HOLMES: Yes. And that is very interesting because -- also look at who exactly was slamming him. You're looking at Senator Lindsey Graham. You're looking at Mitch McConnell. People who we know in the past particularly Senator Graham who he has talked to foreign policy about.

So, likely he was keeping this very close to the vest, even though the people that he was consulting or has in the past consulted on foreign policy were slamming him out in the public. So it's very interesting to see these dynamics at play here. We really do want to find out exactly when he knew, exactly what transpired here, how this unfolded.

Was this a last-minute decision? Of course, we know that there was time for a setup but it's going to be very interesting to see how the president lays this out and then what his Republican allies who were critical of him have to say about this.

SAVIDGE: Yes. And of course, some we may never know. Kristen Holmes, thank you very much. Appreciate the insights.

The White House is lashing out also at President Trump's former chief of staff John Kelly. Kelly says that he warned President Trump he might face impeachment if Kelly was replaced with a -- quote -- unquote -- "yes man." Coming up the blistering response the White House gave Kelly. PAUL: And again following the breaking news out of the Syria where it's believed ISIS leader al-Baghdadi has been killed in a U.S. military raid. What his death could mean for this once formidable terror group.

Also breaking overnight. We now know at least two people are dead and at least 14 have been treated for gunshot wounds after a shooting in Greenville, Texas. We are live on that scene for you next.



SAVIDGE: And we are staying on top of the breaking news. Iraqi state T.V. reports this video of what they say is the aftermath of the raid near the Turkish Syrian border where officials tell CNN it is believed that ISIS leader Abu Bakr al-Baghdadi was killed.

According to a senior American military official Baghdadi detonated a suicide vest he was wearing as U.S. special forces carried out a raid. Kurdish fighters with the Syrian Democratic Forces claimed that the raid was a joint operation while Turkish military officials say they exchanged information with the U.S. before the attack.

The ISIS leader has been in hiding for five years and we are told that locating him was based on CIA intelligence, DNA analysis. Now we will have to confirm whether it is, in fact, al- Baghdadi. President Trump is expected to make a major announcement about foreign policy in a news conference that is expected later this morning.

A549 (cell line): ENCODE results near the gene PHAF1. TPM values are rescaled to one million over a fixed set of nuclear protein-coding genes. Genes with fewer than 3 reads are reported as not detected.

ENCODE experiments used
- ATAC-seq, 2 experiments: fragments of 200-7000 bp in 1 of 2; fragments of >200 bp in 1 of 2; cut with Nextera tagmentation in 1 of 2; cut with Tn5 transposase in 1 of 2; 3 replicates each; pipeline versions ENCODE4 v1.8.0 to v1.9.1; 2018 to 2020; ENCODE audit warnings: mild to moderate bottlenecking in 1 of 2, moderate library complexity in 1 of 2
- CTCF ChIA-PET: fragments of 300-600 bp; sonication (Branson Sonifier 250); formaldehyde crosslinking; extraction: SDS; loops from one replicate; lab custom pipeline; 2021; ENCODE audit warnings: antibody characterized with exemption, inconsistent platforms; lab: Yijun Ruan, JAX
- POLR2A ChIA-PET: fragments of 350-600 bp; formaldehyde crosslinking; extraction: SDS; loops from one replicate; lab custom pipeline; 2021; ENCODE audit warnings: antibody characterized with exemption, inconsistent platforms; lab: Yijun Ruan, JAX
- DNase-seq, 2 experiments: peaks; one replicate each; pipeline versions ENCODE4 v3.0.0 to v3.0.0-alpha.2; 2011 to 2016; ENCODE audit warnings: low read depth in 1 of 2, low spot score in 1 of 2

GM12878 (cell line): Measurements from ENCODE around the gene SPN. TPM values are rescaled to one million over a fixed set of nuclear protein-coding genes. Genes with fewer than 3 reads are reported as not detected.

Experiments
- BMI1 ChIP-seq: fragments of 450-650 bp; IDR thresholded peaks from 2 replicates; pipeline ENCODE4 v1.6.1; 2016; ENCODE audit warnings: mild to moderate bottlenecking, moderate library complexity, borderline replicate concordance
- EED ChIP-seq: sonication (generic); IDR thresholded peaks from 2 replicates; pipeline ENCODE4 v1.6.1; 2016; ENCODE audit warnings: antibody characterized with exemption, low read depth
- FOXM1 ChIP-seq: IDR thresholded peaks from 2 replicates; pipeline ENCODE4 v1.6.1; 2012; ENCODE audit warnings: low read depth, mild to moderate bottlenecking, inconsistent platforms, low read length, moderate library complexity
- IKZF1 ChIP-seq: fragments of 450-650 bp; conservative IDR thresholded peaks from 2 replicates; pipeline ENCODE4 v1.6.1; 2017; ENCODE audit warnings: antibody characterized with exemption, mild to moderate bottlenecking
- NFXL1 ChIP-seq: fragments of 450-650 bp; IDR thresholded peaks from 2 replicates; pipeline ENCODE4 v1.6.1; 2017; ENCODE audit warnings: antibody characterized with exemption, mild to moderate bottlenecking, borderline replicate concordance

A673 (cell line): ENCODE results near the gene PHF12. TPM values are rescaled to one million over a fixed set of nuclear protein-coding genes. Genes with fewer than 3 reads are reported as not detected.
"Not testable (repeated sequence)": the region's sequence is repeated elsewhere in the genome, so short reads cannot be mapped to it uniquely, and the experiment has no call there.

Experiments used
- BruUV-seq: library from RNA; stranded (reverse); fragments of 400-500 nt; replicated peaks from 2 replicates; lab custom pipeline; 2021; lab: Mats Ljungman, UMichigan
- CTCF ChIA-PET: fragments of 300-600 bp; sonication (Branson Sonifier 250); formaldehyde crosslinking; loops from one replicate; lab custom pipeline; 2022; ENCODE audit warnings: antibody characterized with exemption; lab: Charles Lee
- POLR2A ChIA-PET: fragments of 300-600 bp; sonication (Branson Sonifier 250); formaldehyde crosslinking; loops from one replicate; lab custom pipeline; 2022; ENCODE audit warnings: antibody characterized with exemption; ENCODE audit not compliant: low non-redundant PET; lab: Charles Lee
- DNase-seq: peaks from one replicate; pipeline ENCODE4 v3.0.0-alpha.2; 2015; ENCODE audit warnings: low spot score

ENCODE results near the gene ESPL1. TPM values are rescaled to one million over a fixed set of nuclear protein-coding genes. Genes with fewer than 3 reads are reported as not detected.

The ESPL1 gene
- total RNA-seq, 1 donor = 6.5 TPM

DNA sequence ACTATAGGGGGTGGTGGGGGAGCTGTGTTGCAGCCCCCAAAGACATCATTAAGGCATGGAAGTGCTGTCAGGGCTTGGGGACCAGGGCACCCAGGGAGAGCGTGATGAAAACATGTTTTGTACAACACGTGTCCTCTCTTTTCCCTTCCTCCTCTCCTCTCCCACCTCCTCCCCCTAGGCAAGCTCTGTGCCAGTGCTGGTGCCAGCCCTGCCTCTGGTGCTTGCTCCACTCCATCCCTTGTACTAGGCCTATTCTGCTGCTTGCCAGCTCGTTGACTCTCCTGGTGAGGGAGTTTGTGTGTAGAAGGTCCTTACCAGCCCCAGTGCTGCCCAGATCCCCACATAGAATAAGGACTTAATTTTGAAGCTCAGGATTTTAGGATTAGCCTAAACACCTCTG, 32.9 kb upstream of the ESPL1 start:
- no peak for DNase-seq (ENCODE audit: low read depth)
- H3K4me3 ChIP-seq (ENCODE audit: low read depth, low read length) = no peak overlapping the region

We want to turn now to CNN International Correspondent, Ben Wedeman because Ben has been following ISIS for a long time for us and he has also spoken to dozens of captured ISIS fighters along with many of their families. And, Ben, we are wondering this morning just what does the death of al-Baghdadi signify, if it's confirmed, signify and how is it going to impact ISIS overall?

BEN WEDEMAN, CNN SENIOR INTERNATIONAL CORRESPONDENT: Well, it's another major defeat, Martin, for this terrorist organization. I remember being in Baghdad just a few years ago when ISIS was on the edges of the city. There was a time not long ago back in 2014 when it seemed that ISIS was unstoppable.

And, of course, now we see that just earlier this year, they lost their final bit of territory. Now they have lost their leader. So it certainly is a serious blow but it is not a death blow for this organization.

They still operate or their affiliates are operating in West Africa, in Libya, in Egypt, Sinai Peninsula, in Iraq, in Syria, in Afghanistan, in the Philippines. So they are certainly, in no sense, out of the game.

And it's also important to keep in mind that the torture chambers and dungeons in Damascus, in Riyadh, in Baghdad and Cairo continue to produce people who are likely recruits for organizations like al- Qaeda, like ISIS. Keep it in mind that in many of the police states of the Middle East the common template is for the generals, the dictators to create a situation where the populous has a choice -- either side with the police state, the dictatorship, or your only other option because of the political middle has been eliminated, exiled, jailed or executed. So, the only choice is either the extremist or the regime. And, therefore, there is still fertile territory, fertile ground for groups like ISIS to come back. Martin, Christi.

SAVIDGE: Ben, let me ask you this. A lot of Americans are going to equate this to the death of Osama bin Laden and al-Qaeda. They are not the same here, are they?

WEDEMAN: No. Osama bin Laden was really a well-known figure, Martin, going back to the 1980s when he led this so-called Arab Mujahideen in the fight against the soviet occupation of Afghanistan. He remained a prominent public figure from back then to his death.


Abu Bakr al-Baghdadi was a much more secretive person who had a very low public profile. He never really had the sort of cultive personality that Osama bin Laden actually encouraged. And when earlier this year, we were in eastern Syria for two months, we interviewed dozens of captured fighters, ISIS wives and their children, and very few of them had much to say about a Abu Bakr al- Baghdadi, himself. Their loyalty was to the Islamic State rather than the person who was actually leading it. Martin, Christi.

SAVIDGE: Yes, which could be troubling in the days and weeks to come. Ben Wedeman, thank you very much.